Based on current voter files there were 110,000 voters in Pennsylvania who voted in 2016 but hadn’t voted since 2004 or before. This number is 53,500 in Wisconsin, and in Michigan, it’s a little over 31,500. It’s hard to put much blame on pollsters for not getting these voters into their samples since these 110,000 voters in Pennsylvania make up about 1.3 percent of the total registered voter population in the Keystone State. Finding these voters and having enough on them in the survey to look at the data and understand that this phenomenon was likely to happen would have been cost prohibitive.
This is the toughest pill to swallow. The numbers were there. We had data that pointed to what was happening, but we didn’t want to see it. This issue is twofold: 1) when the prevailing wisdom is saying one thing, it’s very difficult to stand up and say “I disagree.” This is especially true in the campaign world where doing what’s expected and losing gets you a better return than sticking your neck on the line and being wrong. This is clearly something that needs to change, but that’s a whole other discussion. And 2) a candidate like Trump was unique to say the least. It was hard for many to view it plausible that he could win states like Wisconsin where a Republican had not won since 1984.
This second part was one of the biggest problems in 2016, where the humans looking at the data were putting their own bias on to the results because, at least on the Democratic side, it was unfathomable that Trump could win.
Looking at 2020
When we take a look at 2020 election polling, we can see that the methodologies have been changing. Pollsters have had to adapt and find new, better ways to reach people due to low response rates to phone calls, and any pollster worth a lick of salt is aware of the problems discussed above. So far we have seen better education weighting, adjustments based on Trump 2016 turnout, and better judgement on data with minimized human error.
A large focus for this election has been to ensure the polls have the proper education levels for the area that the survey was taken in. The change or addition of education weights will most likely be the most common change in methodology. By down-weighting college graduates we can expect to see more accuracy among the underrepresented less-educated voters. This doesn’t mean that the polling will be perfect. Indeed, there are a multitude of other factors that will affect the accuracy.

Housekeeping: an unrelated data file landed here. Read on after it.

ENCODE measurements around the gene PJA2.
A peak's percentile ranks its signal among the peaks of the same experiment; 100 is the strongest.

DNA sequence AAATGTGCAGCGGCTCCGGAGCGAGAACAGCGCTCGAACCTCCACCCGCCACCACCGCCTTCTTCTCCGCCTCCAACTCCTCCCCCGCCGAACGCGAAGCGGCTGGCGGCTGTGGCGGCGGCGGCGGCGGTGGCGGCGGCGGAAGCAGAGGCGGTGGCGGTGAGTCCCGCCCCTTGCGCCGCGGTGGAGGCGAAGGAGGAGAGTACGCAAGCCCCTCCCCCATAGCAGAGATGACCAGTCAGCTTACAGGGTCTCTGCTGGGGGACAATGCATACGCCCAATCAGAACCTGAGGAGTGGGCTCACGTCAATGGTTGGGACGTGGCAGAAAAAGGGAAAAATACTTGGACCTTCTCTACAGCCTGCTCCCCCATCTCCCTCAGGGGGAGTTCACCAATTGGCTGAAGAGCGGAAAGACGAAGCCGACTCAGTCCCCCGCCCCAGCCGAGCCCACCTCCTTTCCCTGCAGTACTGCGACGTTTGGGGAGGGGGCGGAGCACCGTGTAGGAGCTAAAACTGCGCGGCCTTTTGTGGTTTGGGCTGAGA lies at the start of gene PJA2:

Another issue in the 2016 methodology that’ll most likely not be an issue this election is unexpected Trump turnout. This unexpected Trump voter demographic was unanticipated in 2016 due to the fact they hadn’t voted in most of the previous elections. This contributed to them not being included in likely voter samples which allowed their vote to be unpredicted. Since they voted in 2016, they’ll now be included in the likely voter models. Could there be more voters like this out there? Sure, but the numbers will be small at best.
As for the human element, smart shops adjusted the way they look at the data to ensure that the human element is minimized. Don’t go in trying to prove your world view, analyze the data and determine what the numbers are saying.
We’ve been pouring over numbers and haven’t seen any “shy Trump voters” this election. People who are voting for Trump aren’t hiding their preference from pollsters and exaggerating Biden's lead. There are many things the polling industry has adjusted to allow for a more accurate predicted result, but there are always things we cannot factor in. We cannot factor in the voter suppression that’s happening in the country or how many mailed in ballots won’t be counted.
Polling is not perfect — what is? But the industry has learned from 2016 and adjusted accordingly. This isn’t to say every poll and every pollster should be looked at as the same, but reputable firms and outlets have adjusted and we’re expecting to see accurate results based on what we can control.
Stefan Hankin is the founder of Lincoln Park Strategies